Zajicek analyzes representations, mostly Soviet, of the “new Turkey” in the early 1930s. His essay sheds light on Soviet-Turkish relations between 1933 and 1934, and it poses interesting and innovative questions related to the reasons Soviets endorsed Turkish modernity.

The author makes effective use of primary sources—such as Soviet newspapers, Western newspapers and journals, archival document collections—to answer his question and support his arguments. His use of the film “Heart of Turkey” is particularly compelling.  In addition, Zajicek engages well with the existing secondary literature and points out convincingly how the story he is telling has been largely overlooked.

By drawing from a wide variety of sources and broadening the traditional notions of diplomacy to include a range of scientific, technological, and cultural topics, Zajicek has authored a paper of interest to scholars from a variety of disciplines in the ASEEES community. His essay is carefully researched, effectively structured, and written in a clear, literate and engaging style.


Yulia Mikhailova, University of New Mexico, “’Christians and Pagans’ in the Chronicles of Pre-Mongolian Rus: Beyond the Dichotomy of ‘Good Us’ and “Bad Them’”

The winner of the 2013 ASEEES Graduate Student Essay Prize is Yulia Mikhailova, a doctoral student from the University of New Mexico. Her essay, “‘Christians and Pagans’ in the Chronicles of Pre-Mongolian Rus: Beyond the Dichotomy of ‘Good Us’ and ‘Bad Them,’” is a contribution to the volume Source Studies for Slavia Asiatica, forthcoming in Leipzig University Press and edited by Wolfram von Scheliha. This original, carefully researched, and compellingly argued paper draws on rich material, examines cultural paradigms, and moves beyond accepted binary oppositions. The author effectively questions the existing interpretations and assumptions about the ways in which the Primary Chronicles depict such groups as nomads and pagans in Kievan Rus’. She succeeds at presenting her analysis and interpretation to both specialists in Kievan Rus’ history and the wider audiences of ASEEES. She also does an excellent job of contrasting her approach to what appears to be the two reigning interpretations (as represented in the essay by Solov’ev and Curta) of the paper’s main questions, presenting an original and insightful reinterpretation of these texts to show the complex range of representations of peoples such as the Cumans and Black Caps. The author’s attention to the historiography demonstrates expert knowledge of the field, and she provides very useful background and theoretical information on such topics as “monsters” in the medieval imagination. Overall, Mikhailova’s stimulating discussion promises to help reshape how scholars understand these aspects of the Primary Chronicles and teach it to their students.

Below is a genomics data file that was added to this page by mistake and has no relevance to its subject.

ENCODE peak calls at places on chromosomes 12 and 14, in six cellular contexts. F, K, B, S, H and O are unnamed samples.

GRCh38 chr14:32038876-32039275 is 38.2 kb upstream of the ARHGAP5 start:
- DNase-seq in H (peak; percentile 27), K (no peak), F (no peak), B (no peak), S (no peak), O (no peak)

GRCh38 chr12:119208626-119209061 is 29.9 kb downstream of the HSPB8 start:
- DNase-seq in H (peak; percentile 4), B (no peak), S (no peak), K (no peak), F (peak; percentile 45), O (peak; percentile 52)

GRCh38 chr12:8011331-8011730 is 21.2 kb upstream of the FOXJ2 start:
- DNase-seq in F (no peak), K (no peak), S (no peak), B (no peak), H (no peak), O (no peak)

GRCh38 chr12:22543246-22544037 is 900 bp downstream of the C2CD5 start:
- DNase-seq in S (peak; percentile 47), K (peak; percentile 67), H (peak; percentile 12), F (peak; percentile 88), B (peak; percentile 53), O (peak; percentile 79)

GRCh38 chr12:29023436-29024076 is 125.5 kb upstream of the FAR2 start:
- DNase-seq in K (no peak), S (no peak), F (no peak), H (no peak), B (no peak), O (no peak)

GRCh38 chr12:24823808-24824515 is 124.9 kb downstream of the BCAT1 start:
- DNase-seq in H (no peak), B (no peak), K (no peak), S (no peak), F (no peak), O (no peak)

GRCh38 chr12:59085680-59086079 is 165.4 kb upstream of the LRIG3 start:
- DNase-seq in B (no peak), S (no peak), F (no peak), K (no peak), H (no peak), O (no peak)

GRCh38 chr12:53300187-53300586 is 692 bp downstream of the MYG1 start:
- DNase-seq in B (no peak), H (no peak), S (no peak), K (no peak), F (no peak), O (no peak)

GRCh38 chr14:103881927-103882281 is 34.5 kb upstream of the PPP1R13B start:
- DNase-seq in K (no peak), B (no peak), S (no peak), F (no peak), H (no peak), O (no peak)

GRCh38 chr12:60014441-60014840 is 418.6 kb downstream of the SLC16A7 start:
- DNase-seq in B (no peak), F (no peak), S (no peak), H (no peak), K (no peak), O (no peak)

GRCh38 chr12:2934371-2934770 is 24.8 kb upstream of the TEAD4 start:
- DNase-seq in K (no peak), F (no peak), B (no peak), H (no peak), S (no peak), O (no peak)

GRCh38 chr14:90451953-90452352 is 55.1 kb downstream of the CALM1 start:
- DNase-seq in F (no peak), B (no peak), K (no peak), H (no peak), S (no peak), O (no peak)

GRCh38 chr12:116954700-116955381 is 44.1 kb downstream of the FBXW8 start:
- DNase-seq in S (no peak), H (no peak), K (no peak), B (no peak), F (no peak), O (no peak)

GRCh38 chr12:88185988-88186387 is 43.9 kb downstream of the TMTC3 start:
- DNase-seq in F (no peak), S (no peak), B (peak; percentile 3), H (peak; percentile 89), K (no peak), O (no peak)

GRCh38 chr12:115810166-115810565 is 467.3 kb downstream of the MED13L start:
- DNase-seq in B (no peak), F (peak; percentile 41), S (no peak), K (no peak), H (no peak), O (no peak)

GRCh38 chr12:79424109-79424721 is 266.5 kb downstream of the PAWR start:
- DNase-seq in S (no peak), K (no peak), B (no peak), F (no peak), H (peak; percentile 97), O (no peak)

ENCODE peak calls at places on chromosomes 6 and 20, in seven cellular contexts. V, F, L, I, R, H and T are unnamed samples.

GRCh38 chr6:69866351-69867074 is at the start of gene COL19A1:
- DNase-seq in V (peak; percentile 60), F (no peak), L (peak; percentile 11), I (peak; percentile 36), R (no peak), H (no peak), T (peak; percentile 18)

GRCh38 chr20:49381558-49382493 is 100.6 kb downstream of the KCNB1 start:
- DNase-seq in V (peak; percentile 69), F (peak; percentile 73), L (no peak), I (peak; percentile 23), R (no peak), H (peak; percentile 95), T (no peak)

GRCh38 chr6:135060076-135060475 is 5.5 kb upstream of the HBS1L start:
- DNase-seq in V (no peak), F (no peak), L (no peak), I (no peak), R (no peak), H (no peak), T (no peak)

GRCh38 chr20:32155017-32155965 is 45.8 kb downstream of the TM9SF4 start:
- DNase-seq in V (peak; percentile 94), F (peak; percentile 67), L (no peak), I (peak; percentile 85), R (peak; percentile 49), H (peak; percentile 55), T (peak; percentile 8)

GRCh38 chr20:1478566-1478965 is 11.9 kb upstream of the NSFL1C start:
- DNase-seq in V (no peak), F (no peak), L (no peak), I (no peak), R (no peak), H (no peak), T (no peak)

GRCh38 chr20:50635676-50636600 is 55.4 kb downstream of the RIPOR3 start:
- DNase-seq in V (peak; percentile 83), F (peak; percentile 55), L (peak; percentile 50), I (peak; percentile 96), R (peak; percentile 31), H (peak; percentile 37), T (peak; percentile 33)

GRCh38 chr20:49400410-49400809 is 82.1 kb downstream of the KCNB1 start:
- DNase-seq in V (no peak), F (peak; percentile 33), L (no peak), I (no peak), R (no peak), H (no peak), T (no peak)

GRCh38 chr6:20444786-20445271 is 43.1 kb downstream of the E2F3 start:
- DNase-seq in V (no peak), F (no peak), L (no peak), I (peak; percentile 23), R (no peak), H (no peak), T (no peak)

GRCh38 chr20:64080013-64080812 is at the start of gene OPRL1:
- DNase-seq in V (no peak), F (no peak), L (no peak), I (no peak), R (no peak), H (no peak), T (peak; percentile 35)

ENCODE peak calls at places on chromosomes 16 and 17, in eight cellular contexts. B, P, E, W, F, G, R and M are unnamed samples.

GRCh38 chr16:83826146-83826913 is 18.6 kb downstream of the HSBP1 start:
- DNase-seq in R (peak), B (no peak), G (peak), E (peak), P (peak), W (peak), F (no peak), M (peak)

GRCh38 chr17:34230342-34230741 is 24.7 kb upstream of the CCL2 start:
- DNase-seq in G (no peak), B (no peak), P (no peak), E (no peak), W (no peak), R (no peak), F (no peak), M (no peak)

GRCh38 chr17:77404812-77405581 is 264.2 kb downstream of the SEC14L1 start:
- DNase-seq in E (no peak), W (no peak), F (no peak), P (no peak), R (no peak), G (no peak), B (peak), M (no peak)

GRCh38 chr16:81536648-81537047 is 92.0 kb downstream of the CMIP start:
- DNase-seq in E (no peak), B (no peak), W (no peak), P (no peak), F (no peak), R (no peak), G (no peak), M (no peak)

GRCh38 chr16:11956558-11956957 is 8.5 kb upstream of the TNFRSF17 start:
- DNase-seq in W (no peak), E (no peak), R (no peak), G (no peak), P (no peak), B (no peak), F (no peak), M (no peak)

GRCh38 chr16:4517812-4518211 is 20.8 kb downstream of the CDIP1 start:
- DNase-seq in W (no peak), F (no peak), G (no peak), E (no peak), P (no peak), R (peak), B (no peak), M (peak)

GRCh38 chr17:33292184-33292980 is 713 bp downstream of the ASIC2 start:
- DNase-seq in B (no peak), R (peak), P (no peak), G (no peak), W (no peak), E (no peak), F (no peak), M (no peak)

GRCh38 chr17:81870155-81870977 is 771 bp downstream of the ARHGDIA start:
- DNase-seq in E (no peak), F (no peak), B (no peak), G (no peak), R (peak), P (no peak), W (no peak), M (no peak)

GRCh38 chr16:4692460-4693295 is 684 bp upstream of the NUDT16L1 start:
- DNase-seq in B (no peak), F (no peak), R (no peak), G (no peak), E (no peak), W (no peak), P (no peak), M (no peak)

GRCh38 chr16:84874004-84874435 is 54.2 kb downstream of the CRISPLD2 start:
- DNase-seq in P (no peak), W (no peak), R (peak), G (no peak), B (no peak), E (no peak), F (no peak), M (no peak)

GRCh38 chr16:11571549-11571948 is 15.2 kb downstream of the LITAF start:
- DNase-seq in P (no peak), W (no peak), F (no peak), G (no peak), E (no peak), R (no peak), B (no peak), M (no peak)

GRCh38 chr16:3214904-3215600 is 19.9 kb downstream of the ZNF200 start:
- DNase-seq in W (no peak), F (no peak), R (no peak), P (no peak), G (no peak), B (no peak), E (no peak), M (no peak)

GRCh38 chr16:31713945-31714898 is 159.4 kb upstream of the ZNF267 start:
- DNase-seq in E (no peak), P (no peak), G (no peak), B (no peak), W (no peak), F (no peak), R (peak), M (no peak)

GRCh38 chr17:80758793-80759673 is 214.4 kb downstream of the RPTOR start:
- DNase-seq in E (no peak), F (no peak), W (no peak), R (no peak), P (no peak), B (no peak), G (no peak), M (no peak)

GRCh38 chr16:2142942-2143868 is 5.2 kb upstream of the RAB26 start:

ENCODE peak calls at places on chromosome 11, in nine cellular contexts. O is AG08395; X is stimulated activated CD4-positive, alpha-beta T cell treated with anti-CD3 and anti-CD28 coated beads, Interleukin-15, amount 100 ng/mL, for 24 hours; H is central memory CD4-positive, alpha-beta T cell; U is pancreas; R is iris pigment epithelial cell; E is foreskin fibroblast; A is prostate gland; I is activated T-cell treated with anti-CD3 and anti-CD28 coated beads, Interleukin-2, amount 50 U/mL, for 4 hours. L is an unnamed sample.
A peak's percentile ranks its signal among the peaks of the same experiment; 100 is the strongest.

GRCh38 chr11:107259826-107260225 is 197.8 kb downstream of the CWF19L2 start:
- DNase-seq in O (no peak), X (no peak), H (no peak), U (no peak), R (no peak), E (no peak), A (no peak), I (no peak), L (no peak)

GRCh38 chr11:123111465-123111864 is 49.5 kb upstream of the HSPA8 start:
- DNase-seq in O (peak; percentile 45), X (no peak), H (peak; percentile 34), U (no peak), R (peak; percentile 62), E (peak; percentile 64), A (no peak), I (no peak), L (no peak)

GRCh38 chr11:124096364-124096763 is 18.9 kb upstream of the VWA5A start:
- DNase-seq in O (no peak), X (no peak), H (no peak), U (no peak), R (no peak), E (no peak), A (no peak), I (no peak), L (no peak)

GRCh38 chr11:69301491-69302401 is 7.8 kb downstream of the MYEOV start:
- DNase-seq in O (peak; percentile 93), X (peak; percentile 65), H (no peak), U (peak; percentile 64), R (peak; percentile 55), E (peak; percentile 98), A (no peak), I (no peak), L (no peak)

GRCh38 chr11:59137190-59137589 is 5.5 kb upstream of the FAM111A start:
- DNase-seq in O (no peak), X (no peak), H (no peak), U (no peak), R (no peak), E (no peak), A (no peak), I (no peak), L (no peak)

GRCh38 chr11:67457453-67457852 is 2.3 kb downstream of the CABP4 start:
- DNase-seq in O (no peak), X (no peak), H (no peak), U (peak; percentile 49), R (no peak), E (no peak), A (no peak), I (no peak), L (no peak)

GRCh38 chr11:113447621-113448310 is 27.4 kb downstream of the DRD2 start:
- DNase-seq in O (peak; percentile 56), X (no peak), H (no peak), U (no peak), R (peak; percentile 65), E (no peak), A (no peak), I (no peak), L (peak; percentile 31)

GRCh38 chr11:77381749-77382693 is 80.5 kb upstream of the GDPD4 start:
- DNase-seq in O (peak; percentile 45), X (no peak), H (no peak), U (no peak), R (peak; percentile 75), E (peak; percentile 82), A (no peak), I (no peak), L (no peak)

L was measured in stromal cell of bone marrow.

Bathsheba Demuth, University of California, Berkeley, “More Things on Heaven and Earth: Modernism and Reindeer in the Bering Straits”

Bathsheba Demuth’s paper, “More Things on Heaven and Earth: Modernism and Reindeer in the Bering Straits,” is a highly original piece of research, one that employs an anthropological-ecological approach to produce historical scholarship that is truly interdisciplinary. In addition, her paper is an outstanding example of transnational history, comparing developments in both Siberia and Alaska to offer brilliant insights into the two regions’ respective political systems, ideological goals, native customs, and practices of animal husbandry. Theoretically informed yet clearly written, Demuth’s paper combines sophisticated analysis with impressive empirical research, based on a range of primary sources in Russian and English. Her work also provides a model of historical inquiry that looks beyond human agency to also take into account the role of the environment and ecological evolution.


Jolanta Mickute, Indiana U, “Making of the Zionist Woman: Zionist Discourse on the Jewish Woman’s Body and Sexuality”

This sophisticated and highly original article scrambles what we thought we knew about interwar politics and culture. Mickute accomplishes this not by debunking existing stories or interpretations, but by simply looking at familiar topics from a novel perspective. The ideological categories of left and right, the ethno-national labels of Polish and Jewish, and the political categories of state and society all appear in a new light when seen through the eyes of the women Mickute studies. They were emphatically Jewish, yet their worldviews only make sense when understood within a richly detailed context that they shared with non-Jewish Poles. Their Zionism pulled them towards nationalism (with the imposition of sexual discipline that this implied), yet their modernity and revolutionary politics pushed them towards personal and sexual emancipation. Mickute employs an impressive range of public and private sources to illustrate both the discursive construction of the “Zionist Woman” and the ways in which actual women constructed their own subjectivities within that identity. This essay is a chapter of a dissertation tentatively entitled “Modern, Jewish, and Female,” that promises to be an major scholarly accomplishment.